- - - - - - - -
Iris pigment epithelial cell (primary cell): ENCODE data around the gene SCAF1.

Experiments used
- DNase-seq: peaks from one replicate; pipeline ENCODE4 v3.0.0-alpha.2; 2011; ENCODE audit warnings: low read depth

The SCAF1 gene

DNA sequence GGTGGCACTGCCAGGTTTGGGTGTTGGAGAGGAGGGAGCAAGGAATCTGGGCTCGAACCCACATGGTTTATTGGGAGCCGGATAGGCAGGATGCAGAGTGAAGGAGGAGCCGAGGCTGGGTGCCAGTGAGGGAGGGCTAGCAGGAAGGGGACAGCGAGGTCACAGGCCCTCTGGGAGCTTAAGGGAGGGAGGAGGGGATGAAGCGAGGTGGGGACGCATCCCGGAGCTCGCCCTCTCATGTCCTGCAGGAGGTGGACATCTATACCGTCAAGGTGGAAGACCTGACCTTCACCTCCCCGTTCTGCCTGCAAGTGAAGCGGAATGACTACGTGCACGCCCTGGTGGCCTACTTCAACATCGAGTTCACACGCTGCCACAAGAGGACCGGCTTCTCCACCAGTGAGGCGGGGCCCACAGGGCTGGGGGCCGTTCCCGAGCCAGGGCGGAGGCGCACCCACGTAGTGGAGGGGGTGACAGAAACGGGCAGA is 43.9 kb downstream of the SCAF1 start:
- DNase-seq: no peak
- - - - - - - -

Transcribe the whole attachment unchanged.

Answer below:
Iris pigment epithelial cell (primary cell): ENCODE data around the gene SCAF1.

Experiments used
- DNase-seq: peaks from one replicate; pipeline ENCODE4 v3.0.0-alpha.2; 2011; ENCODE audit warnings: low read depth

The SCAF1 gene

DNA sequence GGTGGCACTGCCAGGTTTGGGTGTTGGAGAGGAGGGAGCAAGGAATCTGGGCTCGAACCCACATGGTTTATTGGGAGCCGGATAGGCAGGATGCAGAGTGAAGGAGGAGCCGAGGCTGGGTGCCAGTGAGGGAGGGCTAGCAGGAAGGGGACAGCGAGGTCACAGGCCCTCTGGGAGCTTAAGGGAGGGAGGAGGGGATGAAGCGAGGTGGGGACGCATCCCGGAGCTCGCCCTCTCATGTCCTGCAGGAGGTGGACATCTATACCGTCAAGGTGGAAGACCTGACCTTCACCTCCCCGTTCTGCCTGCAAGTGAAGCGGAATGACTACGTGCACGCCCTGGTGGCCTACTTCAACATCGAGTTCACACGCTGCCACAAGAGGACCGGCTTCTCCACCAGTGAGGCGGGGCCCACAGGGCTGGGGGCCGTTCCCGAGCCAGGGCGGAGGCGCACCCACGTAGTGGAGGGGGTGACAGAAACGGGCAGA is 43.9 kb downstream of the SCAF1 start:
- DNase-seq: no peak